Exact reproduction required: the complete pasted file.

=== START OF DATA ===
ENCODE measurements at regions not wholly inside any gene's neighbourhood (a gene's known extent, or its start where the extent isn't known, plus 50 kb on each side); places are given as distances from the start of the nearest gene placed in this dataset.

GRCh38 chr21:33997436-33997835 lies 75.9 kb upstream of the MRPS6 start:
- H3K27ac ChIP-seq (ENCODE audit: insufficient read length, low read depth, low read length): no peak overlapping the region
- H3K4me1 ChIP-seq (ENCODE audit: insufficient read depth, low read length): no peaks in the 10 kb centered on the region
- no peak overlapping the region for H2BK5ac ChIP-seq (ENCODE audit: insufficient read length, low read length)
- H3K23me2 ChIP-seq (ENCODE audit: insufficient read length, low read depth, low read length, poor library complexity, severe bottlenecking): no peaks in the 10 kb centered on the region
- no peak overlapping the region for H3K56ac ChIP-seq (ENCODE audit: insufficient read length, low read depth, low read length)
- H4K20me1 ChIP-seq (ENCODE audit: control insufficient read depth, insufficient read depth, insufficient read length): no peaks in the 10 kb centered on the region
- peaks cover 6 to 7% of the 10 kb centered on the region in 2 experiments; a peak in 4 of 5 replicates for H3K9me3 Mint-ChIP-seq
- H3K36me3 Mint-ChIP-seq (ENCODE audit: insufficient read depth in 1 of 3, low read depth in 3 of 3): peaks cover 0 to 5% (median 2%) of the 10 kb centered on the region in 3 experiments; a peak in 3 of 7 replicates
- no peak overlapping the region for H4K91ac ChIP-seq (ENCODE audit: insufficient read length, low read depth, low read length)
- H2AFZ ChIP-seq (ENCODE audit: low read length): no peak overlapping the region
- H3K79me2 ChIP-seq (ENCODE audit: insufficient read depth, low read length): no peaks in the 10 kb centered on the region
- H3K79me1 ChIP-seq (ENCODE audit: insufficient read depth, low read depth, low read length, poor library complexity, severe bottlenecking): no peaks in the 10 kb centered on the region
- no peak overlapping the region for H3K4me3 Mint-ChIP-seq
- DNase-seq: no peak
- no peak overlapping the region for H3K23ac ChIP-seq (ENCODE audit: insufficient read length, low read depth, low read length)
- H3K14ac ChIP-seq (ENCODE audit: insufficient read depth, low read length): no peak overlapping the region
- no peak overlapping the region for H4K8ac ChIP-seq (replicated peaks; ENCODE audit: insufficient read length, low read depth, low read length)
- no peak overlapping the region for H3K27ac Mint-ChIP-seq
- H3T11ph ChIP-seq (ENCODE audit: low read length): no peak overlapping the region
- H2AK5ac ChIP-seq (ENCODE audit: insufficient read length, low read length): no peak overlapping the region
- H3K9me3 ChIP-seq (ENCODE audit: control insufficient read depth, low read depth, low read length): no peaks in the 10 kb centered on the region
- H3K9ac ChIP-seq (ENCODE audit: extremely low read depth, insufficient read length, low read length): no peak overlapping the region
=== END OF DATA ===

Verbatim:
ENCODE measurements at regions not wholly inside any gene's neighbourhood (a gene's known extent, or its start where the extent isn't known, plus 50 kb on each side); places are given as distances from the start of the nearest gene placed in this dataset.

GRCh38 chr21:33997436-33997835 lies 75.9 kb upstream of the MRPS6 start:
- H3K27ac ChIP-seq (ENCODE audit: insufficient read length, low read depth, low read length): no peak overlapping the region
- H3K4me1 ChIP-seq (ENCODE audit: insufficient read depth, low read length): no peaks in the 10 kb centered on the region
- no peak overlapping the region for H2BK5ac ChIP-seq (ENCODE audit: insufficient read length, low read length)
- H3K23me2 ChIP-seq (ENCODE audit: insufficient read length, low read depth, low read length, poor library complexity, severe bottlenecking): no peaks in the 10 kb centered on the region
- no peak overlapping the region for H3K56ac ChIP-seq (ENCODE audit: insufficient read length, low read depth, low read length)
- H4K20me1 ChIP-seq (ENCODE audit: control insufficient read depth, insufficient read depth, insufficient read length): no peaks in the 10 kb centered on the region
- peaks cover 6 to 7% of the 10 kb centered on the region in 2 experiments; a peak in 4 of 5 replicates for H3K9me3 Mint-ChIP-seq
- H3K36me3 Mint-ChIP-seq (ENCODE audit: insufficient read depth in 1 of 3, low read depth in 3 of 3): peaks cover 0 to 5% (median 2%) of the 10 kb centered on the region in 3 experiments; a peak in 3 of 7 replicates
- no peak overlapping the region for H4K91ac ChIP-seq (ENCODE audit: insufficient read length, low read depth, low read length)
- H2AFZ ChIP-seq (ENCODE audit: low read length): no peak overlapping the region
- H3K79me2 ChIP-seq (ENCODE audit: insufficient read depth, low read length): no peaks in the 10 kb centered on the region
- H3K79me1 ChIP-seq (ENCODE audit: insufficient read depth, low read depth, low read length, poor library complexity, severe bottlenecking): no peaks in the 10 kb centered on the region
- no peak overlapping the region for H3K4me3 Mint-ChIP-seq
- DNase-seq: no peak
- no peak overlapping the region for H3K23ac ChIP-seq (ENCODE audit: insufficient read length, low read depth, low read length)
- H3K14ac ChIP-seq (ENCODE audit: insufficient read depth, low read length): no peak overlapping the region
- no peak overlapping the region for H4K8ac ChIP-seq (replicated peaks; ENCODE audit: insufficient read length, low read depth, low read length)
- no peak overlapping the region for H3K27ac Mint-ChIP-seq
- H3T11ph ChIP-seq (ENCODE audit: low read length): no peak overlapping the region
- H2AK5ac ChIP-seq (ENCODE audit: insufficient read length, low read length): no peak overlapping the region
- H3K9me3 ChIP-seq (ENCODE audit: control insufficient read depth, low read depth, low read length): no peaks in the 10 kb centered on the region
- H3K9ac ChIP-seq (ENCODE audit: extremely low read depth, insufficient read length, low read length): no peak overlapping the region